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    But think of Frodo - what does he actually do beyond carry the ring from A to B? He's boring, but LOTR is still a hit and the real heroes are Sam and Aragorn.

    Neverwhere by Gaiman has an absolutely unspectacular main character called Richard - he can't fight, is scared of things, and is rather ordinary on the whole and every character around him is brilliant, colourful and mysterious. But you still like Richard, because he has a noble heart.

    I guess when we write, we just forget what normal people are like.
     
  15. ChickenFreak
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    ChickenFreak Contributing Member Contributor

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    Absolutely, I think that reading about a coward who manages to do scarey things anyway would be great.

    I wouldn't worry about "cool"--that leads you down the dangerous path to stereotypes.

    My thoughts are: He's a scaredy-cat. But he does this stuff anyway. So he finds a way to make that possible. How do nervous people make things possible? When I'm nervous about something, my strategies include preparing, often overpreparing, and finding ways to comfort myself.

    If I were writing this guy:

    - He'd have an elaborate ghost-hunting bag with everything he needs, extra batteries, everything charged up, extra pens and paper, two different voice-memo devices because he's afraid one will fail, an analog _and_ a digital camera.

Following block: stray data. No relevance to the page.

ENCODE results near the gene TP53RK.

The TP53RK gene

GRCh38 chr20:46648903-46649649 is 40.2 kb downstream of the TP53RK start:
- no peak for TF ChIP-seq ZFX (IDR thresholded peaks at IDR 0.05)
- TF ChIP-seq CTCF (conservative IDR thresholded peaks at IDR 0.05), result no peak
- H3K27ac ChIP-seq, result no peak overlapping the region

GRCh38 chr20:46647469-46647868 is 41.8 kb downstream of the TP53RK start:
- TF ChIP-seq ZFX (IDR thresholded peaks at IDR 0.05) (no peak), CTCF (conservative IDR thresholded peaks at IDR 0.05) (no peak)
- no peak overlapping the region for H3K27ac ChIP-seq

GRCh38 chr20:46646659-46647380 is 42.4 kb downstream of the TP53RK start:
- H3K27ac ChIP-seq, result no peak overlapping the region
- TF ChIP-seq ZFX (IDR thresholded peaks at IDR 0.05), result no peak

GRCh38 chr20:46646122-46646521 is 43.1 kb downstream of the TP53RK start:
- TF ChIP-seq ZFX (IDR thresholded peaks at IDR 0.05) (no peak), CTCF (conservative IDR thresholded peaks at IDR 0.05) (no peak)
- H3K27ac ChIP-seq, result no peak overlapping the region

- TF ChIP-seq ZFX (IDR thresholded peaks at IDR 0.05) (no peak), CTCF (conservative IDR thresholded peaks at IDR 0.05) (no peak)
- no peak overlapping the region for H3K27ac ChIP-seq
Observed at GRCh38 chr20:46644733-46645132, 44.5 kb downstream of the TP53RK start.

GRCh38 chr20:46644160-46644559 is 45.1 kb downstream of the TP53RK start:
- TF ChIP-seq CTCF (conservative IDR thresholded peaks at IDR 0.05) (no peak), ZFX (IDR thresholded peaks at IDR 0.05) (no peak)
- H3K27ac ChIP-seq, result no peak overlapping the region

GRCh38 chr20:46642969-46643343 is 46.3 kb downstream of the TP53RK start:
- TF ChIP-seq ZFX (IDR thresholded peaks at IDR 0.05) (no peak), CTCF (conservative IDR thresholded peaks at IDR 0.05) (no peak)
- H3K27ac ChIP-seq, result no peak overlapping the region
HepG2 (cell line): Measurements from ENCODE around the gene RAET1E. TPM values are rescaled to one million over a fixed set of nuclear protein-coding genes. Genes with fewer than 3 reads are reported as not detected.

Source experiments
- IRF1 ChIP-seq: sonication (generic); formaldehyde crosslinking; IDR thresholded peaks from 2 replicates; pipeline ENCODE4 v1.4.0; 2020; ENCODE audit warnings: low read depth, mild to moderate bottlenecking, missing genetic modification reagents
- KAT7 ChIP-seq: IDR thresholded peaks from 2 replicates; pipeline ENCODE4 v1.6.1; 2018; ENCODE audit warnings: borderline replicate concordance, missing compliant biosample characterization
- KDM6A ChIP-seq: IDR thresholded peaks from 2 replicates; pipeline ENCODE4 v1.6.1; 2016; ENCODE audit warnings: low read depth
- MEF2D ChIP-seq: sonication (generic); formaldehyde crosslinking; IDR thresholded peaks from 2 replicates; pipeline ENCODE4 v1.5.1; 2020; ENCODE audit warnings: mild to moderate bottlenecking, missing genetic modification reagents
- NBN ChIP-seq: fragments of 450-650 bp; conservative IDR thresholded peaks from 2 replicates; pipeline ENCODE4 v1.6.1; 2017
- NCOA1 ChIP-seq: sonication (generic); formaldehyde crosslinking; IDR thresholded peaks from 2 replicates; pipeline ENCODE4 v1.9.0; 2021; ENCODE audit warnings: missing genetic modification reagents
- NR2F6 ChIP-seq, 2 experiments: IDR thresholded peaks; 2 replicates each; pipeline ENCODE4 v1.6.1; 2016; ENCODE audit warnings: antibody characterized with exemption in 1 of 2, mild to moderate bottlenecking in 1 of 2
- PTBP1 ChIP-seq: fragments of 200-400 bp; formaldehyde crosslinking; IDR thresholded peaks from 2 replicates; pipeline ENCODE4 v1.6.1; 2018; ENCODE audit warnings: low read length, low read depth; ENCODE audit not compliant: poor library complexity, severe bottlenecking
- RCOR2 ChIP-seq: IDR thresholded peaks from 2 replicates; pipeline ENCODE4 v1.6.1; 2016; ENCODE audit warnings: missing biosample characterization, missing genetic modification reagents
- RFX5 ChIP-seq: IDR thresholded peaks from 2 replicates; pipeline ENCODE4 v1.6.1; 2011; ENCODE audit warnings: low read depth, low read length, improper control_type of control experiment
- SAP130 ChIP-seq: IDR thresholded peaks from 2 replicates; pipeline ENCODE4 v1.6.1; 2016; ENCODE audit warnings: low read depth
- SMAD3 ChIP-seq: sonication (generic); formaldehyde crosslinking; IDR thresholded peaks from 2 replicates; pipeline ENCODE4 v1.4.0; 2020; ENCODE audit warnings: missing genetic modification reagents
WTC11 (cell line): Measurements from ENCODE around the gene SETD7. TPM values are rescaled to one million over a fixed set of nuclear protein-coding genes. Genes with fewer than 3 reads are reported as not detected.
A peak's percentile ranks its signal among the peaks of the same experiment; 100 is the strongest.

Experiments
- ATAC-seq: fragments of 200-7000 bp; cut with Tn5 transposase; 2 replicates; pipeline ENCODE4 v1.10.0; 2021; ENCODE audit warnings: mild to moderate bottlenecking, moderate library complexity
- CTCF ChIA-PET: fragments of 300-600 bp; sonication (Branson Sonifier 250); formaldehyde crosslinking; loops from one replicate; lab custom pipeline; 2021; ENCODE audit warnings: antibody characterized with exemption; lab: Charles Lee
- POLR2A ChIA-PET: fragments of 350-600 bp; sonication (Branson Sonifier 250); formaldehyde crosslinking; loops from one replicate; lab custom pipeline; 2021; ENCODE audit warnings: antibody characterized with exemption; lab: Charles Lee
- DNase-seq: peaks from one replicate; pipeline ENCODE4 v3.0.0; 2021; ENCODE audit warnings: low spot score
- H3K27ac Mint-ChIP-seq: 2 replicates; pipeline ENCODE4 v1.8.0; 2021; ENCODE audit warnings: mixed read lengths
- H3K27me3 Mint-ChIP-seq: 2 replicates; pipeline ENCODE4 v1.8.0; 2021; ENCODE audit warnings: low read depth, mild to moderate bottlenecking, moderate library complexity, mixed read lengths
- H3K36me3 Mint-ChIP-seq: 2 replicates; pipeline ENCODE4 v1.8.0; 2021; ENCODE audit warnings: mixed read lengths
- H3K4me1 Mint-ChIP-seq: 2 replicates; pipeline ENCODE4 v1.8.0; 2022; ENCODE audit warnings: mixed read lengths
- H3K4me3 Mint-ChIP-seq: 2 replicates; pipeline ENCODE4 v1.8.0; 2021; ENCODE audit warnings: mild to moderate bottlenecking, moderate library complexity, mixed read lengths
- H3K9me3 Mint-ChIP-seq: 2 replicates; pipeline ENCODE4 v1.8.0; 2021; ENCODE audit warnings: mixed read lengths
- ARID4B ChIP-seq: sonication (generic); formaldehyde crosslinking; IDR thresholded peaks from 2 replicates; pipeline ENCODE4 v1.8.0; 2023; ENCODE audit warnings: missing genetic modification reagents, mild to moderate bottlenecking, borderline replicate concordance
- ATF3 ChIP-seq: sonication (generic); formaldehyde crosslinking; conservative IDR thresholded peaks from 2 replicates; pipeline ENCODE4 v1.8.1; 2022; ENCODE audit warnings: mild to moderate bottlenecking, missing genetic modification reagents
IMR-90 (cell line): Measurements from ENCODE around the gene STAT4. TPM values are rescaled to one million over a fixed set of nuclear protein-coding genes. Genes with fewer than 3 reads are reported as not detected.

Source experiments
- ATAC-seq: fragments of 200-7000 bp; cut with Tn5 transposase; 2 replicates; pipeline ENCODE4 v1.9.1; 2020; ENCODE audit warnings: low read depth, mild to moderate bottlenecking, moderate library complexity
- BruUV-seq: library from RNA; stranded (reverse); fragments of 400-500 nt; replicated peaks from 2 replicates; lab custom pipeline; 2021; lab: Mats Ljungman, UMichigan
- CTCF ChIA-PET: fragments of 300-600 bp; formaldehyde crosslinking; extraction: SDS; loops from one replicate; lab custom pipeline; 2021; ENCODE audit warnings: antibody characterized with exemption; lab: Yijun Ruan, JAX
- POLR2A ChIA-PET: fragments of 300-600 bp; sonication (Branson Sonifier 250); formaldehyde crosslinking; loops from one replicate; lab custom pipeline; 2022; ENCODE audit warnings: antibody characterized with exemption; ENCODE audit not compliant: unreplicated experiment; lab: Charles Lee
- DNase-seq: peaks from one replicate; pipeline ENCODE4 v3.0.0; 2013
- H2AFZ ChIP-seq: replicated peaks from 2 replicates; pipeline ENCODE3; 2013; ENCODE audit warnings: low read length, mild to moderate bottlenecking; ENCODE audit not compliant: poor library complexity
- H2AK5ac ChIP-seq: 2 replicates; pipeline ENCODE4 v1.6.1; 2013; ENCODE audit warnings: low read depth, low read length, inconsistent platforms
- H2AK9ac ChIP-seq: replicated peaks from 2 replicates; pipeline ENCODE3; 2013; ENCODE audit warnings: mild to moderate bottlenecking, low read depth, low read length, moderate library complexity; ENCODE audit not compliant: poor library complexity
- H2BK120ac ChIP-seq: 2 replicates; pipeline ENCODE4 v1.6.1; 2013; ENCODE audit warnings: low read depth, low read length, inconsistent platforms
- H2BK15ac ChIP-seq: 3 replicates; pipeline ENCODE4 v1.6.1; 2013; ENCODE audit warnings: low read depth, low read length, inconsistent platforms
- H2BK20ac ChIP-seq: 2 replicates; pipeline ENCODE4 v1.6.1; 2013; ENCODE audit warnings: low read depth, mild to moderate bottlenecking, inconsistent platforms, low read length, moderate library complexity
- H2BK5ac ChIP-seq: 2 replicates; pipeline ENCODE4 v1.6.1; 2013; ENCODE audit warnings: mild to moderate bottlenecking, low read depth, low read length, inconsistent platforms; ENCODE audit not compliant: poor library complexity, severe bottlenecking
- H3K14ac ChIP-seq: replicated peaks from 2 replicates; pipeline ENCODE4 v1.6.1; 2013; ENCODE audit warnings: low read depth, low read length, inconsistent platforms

Before he goes into a situation he comforts himself by going through the bag, putting fresh batteries even into things he hasn't used, making sure everything is where it belongs, trying the bag on and making sure he can easily grab the things he needs, even though he tried all that last time.

    - He over-prepares. Research, research, research, and elaborate timed plans of action, and new equipment, and protective gear against the hazards that he can predict (rickety stairs, mouse droppings) because there's no protective gear for the things that he can't. He can't go this week because he needs to get a new voice memo recorder. He can't go next weekend because he needs to wait for a full moon. But eventually he can't take the tension any more, he decides it's better to get it over with, he stops procrastinating, and he finally goes. When he's ready to go, he's furious if one of his colleagues has a conflict, because he's _ready to go_, why are you people always delaying things?!

    - He might comfort himself with superstition - lucky socks, lucky leather jacket. Or he might not consciously embrace superstition - he might have pseudo-scientific theories, like the idea that ghosts fear synthetics, so it's a lucky GoreTex jacket and he's always debating the protective, versus movement-hampering, factors of having a full GoreText duster made.